Hecate, the crone, who knows the world and can see past exteriors.Artemis, the athlete, androgynous and attentive, whose independence iscountered by a sense that the world is against her. Isis, the goddess ofthe interior world, spiritually inclined and always a little distant fromharsh reality, inclined towards pretension. Radha, the embodiment offeminine adoration and forgiveness, the misguided dreamer.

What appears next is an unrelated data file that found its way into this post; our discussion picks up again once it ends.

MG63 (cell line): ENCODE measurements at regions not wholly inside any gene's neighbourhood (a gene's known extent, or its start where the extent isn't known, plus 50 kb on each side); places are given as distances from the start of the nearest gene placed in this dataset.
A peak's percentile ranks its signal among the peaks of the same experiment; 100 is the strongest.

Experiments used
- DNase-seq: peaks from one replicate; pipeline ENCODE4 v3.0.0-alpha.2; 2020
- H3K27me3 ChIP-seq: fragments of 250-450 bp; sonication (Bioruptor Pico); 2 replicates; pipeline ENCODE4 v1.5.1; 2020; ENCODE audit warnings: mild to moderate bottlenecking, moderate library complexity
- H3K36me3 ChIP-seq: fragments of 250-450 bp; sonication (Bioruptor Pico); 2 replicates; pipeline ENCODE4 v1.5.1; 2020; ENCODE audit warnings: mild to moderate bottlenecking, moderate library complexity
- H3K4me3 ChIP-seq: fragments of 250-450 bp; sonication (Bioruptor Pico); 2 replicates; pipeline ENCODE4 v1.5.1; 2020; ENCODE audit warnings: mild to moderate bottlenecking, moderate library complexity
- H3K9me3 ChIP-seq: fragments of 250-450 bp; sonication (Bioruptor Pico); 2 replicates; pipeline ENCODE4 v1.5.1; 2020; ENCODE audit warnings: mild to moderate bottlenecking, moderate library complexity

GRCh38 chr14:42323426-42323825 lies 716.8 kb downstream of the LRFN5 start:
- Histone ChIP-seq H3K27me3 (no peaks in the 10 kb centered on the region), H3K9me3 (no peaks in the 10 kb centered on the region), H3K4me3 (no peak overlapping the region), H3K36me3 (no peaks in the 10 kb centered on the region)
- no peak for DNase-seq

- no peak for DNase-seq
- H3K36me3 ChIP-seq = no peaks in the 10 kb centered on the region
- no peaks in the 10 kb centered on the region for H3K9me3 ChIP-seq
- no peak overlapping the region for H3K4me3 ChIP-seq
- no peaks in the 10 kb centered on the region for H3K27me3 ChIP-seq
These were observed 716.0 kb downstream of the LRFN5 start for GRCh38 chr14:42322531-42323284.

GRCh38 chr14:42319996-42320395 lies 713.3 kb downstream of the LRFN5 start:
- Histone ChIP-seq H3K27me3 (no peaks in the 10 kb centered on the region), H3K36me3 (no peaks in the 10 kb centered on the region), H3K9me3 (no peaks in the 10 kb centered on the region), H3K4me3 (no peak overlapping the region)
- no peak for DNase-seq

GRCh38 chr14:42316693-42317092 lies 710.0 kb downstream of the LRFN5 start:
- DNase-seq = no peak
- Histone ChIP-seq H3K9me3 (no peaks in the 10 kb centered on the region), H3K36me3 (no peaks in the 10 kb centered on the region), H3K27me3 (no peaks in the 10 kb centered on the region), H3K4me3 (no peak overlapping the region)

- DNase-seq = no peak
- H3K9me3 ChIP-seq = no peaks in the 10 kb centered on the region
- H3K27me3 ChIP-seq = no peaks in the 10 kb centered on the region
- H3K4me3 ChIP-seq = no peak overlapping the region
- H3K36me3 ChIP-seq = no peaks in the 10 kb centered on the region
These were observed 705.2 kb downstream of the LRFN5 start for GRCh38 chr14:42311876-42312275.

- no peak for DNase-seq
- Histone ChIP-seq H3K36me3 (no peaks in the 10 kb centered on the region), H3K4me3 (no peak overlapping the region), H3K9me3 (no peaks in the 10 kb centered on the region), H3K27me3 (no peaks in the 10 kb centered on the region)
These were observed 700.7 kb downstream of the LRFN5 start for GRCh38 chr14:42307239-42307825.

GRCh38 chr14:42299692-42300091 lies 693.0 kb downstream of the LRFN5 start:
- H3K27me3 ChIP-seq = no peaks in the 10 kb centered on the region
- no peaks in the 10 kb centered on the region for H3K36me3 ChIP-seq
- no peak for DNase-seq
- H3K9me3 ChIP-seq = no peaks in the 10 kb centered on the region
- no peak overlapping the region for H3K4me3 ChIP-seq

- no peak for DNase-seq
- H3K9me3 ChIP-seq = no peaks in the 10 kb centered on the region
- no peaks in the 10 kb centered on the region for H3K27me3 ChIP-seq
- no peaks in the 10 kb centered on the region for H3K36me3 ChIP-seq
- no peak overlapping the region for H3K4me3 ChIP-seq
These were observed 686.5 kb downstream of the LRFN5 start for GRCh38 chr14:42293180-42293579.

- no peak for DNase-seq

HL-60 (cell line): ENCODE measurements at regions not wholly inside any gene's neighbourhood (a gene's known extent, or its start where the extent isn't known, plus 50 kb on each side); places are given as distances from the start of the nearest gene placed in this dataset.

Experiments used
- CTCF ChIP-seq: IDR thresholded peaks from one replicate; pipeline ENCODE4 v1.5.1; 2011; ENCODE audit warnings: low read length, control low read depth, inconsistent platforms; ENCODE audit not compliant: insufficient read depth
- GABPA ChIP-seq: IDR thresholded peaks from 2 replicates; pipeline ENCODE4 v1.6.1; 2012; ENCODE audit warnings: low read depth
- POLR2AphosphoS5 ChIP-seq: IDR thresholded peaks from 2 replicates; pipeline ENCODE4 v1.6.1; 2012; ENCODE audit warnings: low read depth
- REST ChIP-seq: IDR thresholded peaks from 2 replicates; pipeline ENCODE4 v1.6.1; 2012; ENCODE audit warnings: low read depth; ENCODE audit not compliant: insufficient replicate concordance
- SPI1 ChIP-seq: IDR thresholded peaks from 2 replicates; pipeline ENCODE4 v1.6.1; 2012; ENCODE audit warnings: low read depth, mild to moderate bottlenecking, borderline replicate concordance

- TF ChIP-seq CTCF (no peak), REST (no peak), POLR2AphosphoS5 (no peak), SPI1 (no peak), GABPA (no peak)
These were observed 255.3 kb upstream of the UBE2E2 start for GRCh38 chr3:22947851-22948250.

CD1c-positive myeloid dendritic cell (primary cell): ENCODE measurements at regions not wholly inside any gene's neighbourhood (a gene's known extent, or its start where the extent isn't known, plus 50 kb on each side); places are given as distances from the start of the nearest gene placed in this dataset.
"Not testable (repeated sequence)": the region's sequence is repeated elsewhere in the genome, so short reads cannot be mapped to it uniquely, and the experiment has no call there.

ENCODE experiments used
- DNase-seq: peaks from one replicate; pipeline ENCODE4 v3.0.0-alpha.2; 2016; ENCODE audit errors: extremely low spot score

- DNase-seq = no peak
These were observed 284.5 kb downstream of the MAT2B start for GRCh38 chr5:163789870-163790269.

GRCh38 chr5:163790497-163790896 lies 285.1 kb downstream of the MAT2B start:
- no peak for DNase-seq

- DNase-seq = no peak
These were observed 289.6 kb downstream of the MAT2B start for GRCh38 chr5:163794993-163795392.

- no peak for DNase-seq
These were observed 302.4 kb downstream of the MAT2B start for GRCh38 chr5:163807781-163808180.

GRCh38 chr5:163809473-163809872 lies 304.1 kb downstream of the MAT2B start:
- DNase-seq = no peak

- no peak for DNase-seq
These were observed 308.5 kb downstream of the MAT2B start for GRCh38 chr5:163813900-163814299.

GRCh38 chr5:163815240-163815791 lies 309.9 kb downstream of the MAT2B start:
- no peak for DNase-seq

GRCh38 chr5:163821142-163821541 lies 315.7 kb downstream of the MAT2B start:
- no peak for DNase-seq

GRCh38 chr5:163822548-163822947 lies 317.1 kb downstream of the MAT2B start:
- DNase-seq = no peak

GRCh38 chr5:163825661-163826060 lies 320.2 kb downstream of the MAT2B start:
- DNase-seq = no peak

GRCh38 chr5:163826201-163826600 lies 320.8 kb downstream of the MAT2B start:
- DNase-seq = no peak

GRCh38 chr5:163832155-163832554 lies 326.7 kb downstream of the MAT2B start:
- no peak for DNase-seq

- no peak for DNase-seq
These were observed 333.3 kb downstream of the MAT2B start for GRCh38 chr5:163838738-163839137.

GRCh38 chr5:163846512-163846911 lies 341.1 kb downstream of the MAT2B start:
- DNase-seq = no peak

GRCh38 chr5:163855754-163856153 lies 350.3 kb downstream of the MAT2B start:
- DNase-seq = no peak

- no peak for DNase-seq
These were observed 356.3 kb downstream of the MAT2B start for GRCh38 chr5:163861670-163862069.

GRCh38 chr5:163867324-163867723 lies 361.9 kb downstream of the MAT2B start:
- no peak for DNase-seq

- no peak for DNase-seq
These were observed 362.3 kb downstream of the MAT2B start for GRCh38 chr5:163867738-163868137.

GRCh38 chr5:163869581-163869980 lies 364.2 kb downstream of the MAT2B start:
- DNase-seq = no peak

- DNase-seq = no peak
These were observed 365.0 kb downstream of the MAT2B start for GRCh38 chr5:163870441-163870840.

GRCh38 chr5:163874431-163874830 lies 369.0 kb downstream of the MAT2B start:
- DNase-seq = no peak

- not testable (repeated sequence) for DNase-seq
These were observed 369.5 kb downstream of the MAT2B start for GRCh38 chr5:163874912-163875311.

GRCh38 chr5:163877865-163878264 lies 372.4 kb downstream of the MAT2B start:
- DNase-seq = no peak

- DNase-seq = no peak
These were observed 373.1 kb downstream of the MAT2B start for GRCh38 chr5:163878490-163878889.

These are just a few of the characters introduced in Kala Trobe's "Invokethe Goddess." Though the book is full of "magickal" exercises andvisualization techniques which the reader can use to channel the power ofthe goddesses in her own life, its most interesting, memorable aspect isits description of the character types represented by goddesses around theworld, the innumerable feminine archetypes. Trobe does a wonderful job ofdescribing the multifaceted female character types embodied by thegoddesses, and sometimes her efforts to update the goddesses to the modernworld are nothing short of delightful--as when she describes Kali as ateenager, who "enjoys fierce music and pours scorn on her peer group'sproclivity toward boy bands." Who wouldn't like to be her friend--or atleast visualize her for company every now and again?

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